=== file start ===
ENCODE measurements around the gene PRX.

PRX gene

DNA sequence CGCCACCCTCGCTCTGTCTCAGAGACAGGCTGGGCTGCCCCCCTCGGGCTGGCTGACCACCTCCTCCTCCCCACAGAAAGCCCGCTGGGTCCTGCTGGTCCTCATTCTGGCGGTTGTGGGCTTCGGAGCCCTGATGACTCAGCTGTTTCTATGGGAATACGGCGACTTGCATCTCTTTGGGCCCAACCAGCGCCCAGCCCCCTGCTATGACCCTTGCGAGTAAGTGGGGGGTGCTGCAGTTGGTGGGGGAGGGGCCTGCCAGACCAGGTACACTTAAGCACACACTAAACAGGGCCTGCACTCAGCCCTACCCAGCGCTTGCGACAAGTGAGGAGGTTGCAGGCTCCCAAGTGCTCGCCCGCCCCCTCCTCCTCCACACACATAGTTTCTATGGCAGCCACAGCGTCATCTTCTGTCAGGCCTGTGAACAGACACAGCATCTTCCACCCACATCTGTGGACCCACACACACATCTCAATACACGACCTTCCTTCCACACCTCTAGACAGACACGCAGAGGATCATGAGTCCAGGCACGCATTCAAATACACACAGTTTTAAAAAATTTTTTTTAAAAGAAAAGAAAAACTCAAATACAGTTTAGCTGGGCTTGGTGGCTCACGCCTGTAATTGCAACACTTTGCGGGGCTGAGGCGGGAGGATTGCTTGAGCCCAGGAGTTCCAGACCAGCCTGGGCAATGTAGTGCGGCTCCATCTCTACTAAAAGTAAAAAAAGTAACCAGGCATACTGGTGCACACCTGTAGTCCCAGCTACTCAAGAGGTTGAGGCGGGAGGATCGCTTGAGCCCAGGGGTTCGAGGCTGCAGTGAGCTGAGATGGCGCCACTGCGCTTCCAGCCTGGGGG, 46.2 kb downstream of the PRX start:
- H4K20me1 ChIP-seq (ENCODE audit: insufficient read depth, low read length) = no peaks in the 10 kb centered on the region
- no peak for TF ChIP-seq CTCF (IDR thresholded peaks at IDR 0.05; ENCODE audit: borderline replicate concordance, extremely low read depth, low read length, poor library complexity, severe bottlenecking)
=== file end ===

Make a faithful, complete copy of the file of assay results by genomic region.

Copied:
ENCODE measurements around the gene PRX.

PRX gene

DNA sequence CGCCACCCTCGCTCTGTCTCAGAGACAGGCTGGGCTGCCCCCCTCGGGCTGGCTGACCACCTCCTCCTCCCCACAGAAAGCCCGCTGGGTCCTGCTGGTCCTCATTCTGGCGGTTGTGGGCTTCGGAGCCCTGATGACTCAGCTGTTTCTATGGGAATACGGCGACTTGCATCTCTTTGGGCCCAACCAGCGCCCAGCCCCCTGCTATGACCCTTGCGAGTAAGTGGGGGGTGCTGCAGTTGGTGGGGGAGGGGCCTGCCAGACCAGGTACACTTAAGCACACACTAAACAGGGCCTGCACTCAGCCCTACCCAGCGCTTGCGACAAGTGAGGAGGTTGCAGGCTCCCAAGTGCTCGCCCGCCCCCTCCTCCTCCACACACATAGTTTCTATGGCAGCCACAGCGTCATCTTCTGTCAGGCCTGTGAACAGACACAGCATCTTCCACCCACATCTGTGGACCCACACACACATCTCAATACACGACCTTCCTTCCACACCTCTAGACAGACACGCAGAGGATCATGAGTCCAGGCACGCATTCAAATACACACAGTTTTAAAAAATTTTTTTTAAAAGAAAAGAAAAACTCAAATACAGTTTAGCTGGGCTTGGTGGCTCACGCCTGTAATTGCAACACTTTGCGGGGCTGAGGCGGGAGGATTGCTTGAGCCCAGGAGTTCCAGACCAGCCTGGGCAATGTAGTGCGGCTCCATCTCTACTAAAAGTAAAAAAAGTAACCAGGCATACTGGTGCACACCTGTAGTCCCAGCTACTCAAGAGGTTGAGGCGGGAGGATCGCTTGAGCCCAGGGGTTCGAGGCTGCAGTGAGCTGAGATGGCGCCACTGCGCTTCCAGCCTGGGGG, 46.2 kb downstream of the PRX start:
- H4K20me1 ChIP-seq (ENCODE audit: insufficient read depth, low read length) = no peaks in the 10 kb centered on the region
- no peak for TF ChIP-seq CTCF (IDR thresholded peaks at IDR 0.05; ENCODE audit: borderline replicate concordance, extremely low read depth, low read length, poor library complexity, severe bottlenecking)